To increase business resilience and minimize the impacts of heatwaves, here are some key strategies:
Develop a Heatwave Response Plan: Create a comprehensive plan tailored to heatwave events. Identify potential risks, establish employee health and safety protocols, and outline steps to mitigate operational disruptions. Regularly review and update the plan as needed.
Improve Infrastructure and Facilities: Enhance the physical infrastructure of your business to withstand high temperatures. Insulate buildings, install energy-efficient windows, and use reflective roofing materials. Consider implementing shade structures or awnings to reduce direct sun exposure and provide outdoor cooling areas for employees and customers.
Upgrade Cooling Systems: Ensure your cooling systems are well-maintained and capable of handling increased cooling demands during heat waves. Install energy-efficient air conditioning units and consider implementing backup procedures or generators to minimize the risk of system failures.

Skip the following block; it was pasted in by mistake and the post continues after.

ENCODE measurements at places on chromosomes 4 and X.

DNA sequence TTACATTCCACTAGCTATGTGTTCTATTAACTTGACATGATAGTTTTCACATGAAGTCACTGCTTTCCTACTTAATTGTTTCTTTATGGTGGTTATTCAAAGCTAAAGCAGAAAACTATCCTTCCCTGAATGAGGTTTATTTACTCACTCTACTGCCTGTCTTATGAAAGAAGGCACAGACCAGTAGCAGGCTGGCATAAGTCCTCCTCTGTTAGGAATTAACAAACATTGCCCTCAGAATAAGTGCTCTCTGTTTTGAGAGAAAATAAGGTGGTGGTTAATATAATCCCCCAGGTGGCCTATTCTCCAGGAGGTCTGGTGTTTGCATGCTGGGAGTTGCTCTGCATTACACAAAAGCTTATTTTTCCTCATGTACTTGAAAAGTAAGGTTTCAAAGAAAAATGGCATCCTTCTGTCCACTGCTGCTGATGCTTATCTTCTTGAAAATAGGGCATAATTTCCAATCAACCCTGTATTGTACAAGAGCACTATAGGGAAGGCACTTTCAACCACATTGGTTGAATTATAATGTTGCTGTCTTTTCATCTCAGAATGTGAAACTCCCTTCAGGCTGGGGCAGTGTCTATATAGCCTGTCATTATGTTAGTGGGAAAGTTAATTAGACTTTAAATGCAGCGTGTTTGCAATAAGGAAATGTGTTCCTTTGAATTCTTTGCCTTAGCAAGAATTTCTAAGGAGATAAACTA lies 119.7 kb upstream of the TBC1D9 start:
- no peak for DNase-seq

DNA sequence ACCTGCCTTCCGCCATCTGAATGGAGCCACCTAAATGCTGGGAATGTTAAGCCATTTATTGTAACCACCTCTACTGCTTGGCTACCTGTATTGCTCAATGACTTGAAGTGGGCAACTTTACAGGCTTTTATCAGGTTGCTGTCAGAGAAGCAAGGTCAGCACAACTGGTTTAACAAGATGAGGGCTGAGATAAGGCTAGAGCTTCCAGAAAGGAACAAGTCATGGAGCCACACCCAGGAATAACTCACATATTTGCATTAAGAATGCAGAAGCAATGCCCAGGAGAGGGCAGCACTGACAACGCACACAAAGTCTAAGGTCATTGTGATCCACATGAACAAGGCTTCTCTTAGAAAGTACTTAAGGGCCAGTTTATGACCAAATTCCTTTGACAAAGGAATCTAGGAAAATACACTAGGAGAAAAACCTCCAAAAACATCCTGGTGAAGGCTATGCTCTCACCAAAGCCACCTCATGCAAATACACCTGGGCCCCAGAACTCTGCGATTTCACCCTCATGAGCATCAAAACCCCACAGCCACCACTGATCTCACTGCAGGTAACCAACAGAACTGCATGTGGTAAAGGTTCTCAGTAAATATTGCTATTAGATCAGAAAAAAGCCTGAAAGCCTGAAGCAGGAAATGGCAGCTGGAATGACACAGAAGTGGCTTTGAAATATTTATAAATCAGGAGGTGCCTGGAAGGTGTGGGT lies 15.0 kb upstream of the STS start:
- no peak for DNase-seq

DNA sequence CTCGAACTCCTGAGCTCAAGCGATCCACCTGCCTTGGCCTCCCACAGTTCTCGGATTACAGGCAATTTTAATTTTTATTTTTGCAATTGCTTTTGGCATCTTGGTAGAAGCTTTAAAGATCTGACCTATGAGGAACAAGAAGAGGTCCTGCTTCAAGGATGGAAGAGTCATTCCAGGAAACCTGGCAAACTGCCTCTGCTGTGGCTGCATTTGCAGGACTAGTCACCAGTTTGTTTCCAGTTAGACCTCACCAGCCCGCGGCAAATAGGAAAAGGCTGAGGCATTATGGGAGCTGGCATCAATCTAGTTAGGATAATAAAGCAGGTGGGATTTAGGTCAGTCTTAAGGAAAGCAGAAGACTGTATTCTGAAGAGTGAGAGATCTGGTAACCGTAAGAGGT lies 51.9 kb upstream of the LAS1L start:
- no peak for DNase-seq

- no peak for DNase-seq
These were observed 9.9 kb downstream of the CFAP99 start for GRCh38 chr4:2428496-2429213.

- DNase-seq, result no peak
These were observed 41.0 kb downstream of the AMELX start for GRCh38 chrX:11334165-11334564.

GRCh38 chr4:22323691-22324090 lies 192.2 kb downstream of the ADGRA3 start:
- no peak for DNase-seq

Implement Energy Conservation Measures: Reduce energy consumption by implementing energy-saving initiatives. This includes optimizing HVAC settings, upgrading to energy-efficient lighting, and using programmable thermostats. Encourage employees to adopt energy-saving practices such as turning off unnecessary equipment or lights.
Diversify Supply Chains: Heatwaves can disrupt supply chains, mainly if they affect vital suppliers. Diversify your suppliers and maintain strong relationships with multiple vendors to minimize the risk of disruptions. Regularly assess and address any vulnerabilities in your supply chain to ensure resilience.
Cross-Train Employees: Ensure your employees are cross-trained in various roles and responsibilities to mitigate the impact of staff absences during heat waves. This will help maintain operational continuity and ensure critical tasks can still be performed in case of personnel shortages.
Develop Remote Work Capabilities: Consider implementing flexible work arrangements, including remote work options during extreme heat events. This can help protect employee health and reduce the strain on infrastructure. Ensure that employees have the necessary technology and tools to work remotely effectively.